Biological Sciences (minor in Mathematical Sciences), Purdue
Zoology, The Ohio State University
Zoology, The Ohio State University
conducts research in which he asks both applied and basic
questions, at the interface between management and basic
ecology. He uses this process in the mentoring of graduate
and undergraduate students, as well as in providing service to
the university and broader community.
"Enjoy the work that
you do. As you work through your undergraduate years, sample areas of
interest to you to decide what you like to do. Get as much research
experience as you can (if that is the direction you choose) in a variety
of areas. Read, study hard, but balance it with fun from time to time."
fields of biology do you work in?
Aquatic Ecology/Fish Ecology.
When did you know you wanted to become a Biologist?
My sophomore year as an undergraduate when I took
What was your college experience like?
The first few years were ok, with some tough
classes that I had to make it through. After "Introductory Ecology" in
my sophomore year, I started working in a Professor's lab on a study of
the ecology of pond snails. After that, I decided on the direction that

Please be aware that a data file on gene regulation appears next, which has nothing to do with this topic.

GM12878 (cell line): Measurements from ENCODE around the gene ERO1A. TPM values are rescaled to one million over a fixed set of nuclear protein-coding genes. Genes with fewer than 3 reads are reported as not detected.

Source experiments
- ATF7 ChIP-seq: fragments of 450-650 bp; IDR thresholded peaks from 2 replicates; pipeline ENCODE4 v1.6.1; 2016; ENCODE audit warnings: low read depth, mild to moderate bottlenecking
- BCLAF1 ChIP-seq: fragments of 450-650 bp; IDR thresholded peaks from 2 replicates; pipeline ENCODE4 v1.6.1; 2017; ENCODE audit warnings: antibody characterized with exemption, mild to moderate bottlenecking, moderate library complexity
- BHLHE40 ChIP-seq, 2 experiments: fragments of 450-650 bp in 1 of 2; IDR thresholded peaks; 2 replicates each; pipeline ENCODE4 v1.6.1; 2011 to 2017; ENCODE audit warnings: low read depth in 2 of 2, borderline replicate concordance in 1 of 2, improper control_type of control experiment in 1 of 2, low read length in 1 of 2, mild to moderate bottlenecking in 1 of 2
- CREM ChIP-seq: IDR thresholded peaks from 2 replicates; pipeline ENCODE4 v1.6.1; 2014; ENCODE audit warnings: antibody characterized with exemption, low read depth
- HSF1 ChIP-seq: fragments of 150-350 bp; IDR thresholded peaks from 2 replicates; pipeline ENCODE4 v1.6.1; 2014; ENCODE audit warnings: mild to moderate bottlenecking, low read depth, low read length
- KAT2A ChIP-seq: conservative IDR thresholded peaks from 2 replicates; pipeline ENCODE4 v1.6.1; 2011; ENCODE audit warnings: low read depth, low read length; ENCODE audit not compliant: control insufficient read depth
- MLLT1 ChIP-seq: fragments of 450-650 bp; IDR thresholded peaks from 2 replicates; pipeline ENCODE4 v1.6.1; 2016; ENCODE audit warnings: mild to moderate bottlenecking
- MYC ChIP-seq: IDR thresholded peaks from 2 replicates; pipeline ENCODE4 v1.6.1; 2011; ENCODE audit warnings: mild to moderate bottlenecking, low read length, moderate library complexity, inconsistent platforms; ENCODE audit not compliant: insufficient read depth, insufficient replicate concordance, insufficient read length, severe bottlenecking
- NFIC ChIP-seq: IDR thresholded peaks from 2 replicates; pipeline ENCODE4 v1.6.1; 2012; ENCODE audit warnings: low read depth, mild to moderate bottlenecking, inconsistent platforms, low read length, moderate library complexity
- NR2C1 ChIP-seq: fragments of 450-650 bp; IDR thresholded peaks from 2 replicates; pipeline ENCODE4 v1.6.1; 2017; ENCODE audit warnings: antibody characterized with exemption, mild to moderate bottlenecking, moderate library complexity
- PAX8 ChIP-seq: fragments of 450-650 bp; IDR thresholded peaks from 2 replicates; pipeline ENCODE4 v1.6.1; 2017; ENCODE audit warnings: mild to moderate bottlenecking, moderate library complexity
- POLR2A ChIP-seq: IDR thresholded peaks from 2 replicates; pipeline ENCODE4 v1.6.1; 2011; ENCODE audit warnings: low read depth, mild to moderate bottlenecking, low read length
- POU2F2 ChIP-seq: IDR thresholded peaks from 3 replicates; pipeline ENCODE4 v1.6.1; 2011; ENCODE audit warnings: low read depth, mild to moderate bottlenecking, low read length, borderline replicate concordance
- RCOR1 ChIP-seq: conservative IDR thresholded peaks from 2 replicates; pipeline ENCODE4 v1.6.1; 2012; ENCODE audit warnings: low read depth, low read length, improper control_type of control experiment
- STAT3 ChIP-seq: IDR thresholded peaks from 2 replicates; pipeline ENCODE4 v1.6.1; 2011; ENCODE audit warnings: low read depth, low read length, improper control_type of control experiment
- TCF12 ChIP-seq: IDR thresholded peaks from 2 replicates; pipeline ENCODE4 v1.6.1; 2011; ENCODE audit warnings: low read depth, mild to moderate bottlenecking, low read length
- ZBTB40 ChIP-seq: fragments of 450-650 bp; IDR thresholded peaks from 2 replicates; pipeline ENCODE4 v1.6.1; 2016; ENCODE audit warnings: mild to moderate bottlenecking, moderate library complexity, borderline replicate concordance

I wanted my education to take, and because I was entering my third year,
my courses were more focused in my area of interest, so the remainder of
my undergraduate years were great.
Did you incorporate work experiences while you were an undergrad?
Yes, I was extremely fortunate to be able to work
in a Professor's lab for four years (my B.S. degree took me 5 years, as
I had to work to pay for my tuition along the way). This work experience
provided me with an excellent introduction to what research actually is,
and allowed me to be directly involved in all aspects of the research
effort, from data collection in the field, to sample processing in the
lab, to data entry and analysis, and paper preparation. This experience
led to two publications from my undergraduate years, and gave me the
experience and background to be competitive as I started to look for
How did you get your first job?
I was very lucky -- I applied for numerous
positions as I was finishing my Ph.D. degree at Ohio State, was able to
get two interviews, and was offered my current position at Auburn
University based on one of those interviews.
What's the most rewarding thing about being a Biologist?
I love conducting research to answer questions,
some of which help people in a variety of ways, some of which are the
pursuit of knowledge for knowledge sake. The work I conduct deals with
diverse areas such as fisheries management to conservation of our
natural resources, so I get to be involved in a wide variety of
activities. Seeing a research effort through from the idea phase, to
obtaining the necessary funding, to conducting the research, analyzing
data, writing the paper, and eventually publishing it is incredibly
Is there an example you can provide that shows how something you've
worked on has positively impacted the world?
In some of our work with a prey fish species
(gizzard shad), we have shown how their use as supplemental prey for